To hear him talk now, you’d think he’d always opposed the dangerous practices at these institutions. But there is absolutely nothing in his record to suggest he did. He was surely familiar with the people who were creating this problem. The executives of Fannie Mae and Freddie Mac have advised him, and he has taken their money for his campaign. He has received more money from Fannie Mae and Freddie Mac than any other senator in history, with the exception of the chairman of the committee overseeing them.

Did he ever talk to the executives at Fannie and Freddie about these reckless loans? Did he ever discuss with them the stronger oversight I proposed? If Senator Obama is such a champion of financial regulation, why didn’t he support these regulations that could have prevented this crisis in the first place? He won’t tell you, but you deserve an answer.

We’ll know this worked if, by the time 8:00 rolls around, flapping heads are picking this apart for supposed innacuracies.  Stand up and kick some tail!


Great New Ad

October 3, 2008


O’Reilly Gets Frank with Frank

October 3, 2008

I saw this mess before the debate.  The audio was off, but it looked brutal.  Weird thing is that I listened to Glenn Beck two days ago for the first time and O’Reilly was on shilling his book. He told Glenn that he was about to take Frak apart and it looks like a self-fulfilling prophecy


Fannie, Freddie, Worldcom, Enron…

October 2, 2008

From Hotair, via Taxpayers for Truth


Wolf: On the Suspension of Mark to Market

October 2, 2008

Leon H. Wolf of Redstate:

One of the items in the proposed bailout that a number of Republicans seem to be insisting on is either a suspension or outright end to mandatory mark to market accounting rules. It is supposed by many people that this will somehow aid the unfreezing of the credit markets and/or provide liquidity to the market. Count me among those who are not so sanguine about the long-term prospects of suspending MTM; in fact, I suspect that it may make the situation worse.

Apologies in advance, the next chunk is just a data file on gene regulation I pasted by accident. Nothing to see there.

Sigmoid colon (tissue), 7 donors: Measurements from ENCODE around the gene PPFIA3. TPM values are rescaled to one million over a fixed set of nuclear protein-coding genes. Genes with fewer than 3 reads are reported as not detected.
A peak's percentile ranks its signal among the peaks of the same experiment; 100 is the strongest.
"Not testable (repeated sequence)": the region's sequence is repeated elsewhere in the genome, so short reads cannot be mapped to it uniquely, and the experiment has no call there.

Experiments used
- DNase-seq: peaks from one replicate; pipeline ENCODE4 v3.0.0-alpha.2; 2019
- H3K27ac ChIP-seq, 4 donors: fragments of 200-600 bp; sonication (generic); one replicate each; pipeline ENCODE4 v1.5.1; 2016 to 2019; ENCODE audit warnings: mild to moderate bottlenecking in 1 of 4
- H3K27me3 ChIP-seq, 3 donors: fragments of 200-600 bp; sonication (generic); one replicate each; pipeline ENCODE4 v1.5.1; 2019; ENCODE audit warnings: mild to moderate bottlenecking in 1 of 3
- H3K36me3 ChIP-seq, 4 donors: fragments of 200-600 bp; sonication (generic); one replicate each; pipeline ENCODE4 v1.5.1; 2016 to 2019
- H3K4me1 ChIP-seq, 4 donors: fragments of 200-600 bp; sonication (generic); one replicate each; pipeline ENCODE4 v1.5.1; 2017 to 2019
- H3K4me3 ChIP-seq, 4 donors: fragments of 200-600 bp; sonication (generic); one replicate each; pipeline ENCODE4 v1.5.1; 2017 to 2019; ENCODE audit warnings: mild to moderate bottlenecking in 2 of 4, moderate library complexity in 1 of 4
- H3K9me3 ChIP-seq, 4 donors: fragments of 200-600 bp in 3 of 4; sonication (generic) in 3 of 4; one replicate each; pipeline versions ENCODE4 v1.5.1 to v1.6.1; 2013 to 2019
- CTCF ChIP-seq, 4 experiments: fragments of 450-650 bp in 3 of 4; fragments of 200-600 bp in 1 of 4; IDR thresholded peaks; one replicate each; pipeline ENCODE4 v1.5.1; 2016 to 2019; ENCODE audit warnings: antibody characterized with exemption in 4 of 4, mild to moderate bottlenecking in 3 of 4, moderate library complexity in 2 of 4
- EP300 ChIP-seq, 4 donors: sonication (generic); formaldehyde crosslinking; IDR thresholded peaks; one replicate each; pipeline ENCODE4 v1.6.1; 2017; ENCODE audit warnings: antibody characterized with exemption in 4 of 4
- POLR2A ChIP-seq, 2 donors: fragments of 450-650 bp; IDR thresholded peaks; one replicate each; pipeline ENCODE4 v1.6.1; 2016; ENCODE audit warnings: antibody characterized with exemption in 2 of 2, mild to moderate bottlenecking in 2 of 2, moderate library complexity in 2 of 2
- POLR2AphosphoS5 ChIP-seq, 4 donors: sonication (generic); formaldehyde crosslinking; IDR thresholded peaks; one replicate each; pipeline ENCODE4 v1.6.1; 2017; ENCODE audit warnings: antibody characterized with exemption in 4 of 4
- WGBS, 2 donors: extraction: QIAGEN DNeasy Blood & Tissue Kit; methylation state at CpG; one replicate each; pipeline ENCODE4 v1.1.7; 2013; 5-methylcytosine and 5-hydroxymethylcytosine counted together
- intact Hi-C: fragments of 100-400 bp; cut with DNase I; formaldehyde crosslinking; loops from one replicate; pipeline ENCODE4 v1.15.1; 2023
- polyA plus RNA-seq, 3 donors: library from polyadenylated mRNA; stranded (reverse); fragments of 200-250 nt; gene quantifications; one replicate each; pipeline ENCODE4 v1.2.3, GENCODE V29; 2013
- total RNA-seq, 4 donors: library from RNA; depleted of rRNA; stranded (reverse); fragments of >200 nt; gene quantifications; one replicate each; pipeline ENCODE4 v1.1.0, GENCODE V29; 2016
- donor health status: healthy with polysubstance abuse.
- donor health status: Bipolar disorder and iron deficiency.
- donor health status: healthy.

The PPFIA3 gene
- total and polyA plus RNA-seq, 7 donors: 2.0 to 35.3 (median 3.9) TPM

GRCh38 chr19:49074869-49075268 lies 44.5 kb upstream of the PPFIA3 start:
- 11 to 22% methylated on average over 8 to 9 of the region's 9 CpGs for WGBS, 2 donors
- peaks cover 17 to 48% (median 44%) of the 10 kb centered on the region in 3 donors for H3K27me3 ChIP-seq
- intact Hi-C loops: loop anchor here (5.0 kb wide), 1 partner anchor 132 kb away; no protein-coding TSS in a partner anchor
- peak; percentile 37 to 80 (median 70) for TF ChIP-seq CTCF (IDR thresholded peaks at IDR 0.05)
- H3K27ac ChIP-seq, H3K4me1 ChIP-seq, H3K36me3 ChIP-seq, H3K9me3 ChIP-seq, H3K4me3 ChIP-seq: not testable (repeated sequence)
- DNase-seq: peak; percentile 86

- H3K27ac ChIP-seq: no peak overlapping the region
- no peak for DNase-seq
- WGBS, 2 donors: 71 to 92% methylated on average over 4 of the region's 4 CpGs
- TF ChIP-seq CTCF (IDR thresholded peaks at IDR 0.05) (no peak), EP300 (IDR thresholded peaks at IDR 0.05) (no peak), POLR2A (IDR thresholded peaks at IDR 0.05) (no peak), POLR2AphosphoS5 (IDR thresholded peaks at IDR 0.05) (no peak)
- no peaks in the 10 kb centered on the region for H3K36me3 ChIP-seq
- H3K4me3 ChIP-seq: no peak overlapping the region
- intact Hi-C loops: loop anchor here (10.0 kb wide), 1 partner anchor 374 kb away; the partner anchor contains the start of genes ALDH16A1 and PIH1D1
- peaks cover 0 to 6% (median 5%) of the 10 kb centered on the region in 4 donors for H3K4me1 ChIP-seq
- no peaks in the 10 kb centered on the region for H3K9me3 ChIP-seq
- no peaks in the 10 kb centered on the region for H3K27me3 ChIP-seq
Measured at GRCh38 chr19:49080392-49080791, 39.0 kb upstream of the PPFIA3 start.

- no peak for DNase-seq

In the very, very short term, the suspension of MTM may help certain companies who have built in balance sheet triggers in contracts, credit agreements, or corporate charters and/or bylaws to avoid immediate catastrophic consequences. But as a systemic matter, the suspension of MTM would seem to inject more uncertainty into the market, which is frankly the very last thing the market needs right during the middle of a crisis of confidence.

To review, the accounting fiascos of 1999-2002 that brought us mandatory MTM accounting taught us that traditional accounting methods make it easier for a company – through “aggressive” accounting – to appear solvent for much longer than the company actually is solvent. Everyone in the lending world remembers this. To further review, a large part of the genesis of the current crisis is a widespread fear that certain assets are toxic, and that it’s impossible to identify the toxic assets from the good ones. So… I guess we’re supposed to assume that allowing a change of accounting rules which leads the credit markets to believe that companies might be (but no way to tell for sure) faking solvency is a good thing?

If we suspend MTM in the current climate, what exactly is supposed to happen? Will companies hire accountants to come in and hastily rewrite their accounting books? If they do, will any lender actually extend them credit without forcing them to crack open the old MTM books instead? And if they can’t force that, will they lend at all? Like I said, the market will go from widespread uncertainty about certain classes assets to having widespread uncertainty about every company, especially in these uncertain times. I fear that this may make the credit markets freeze even tighter than they are, even if we inject a bunch of liquidity into the system.


Interesting take as I have hear mixed things on both sides about mark to market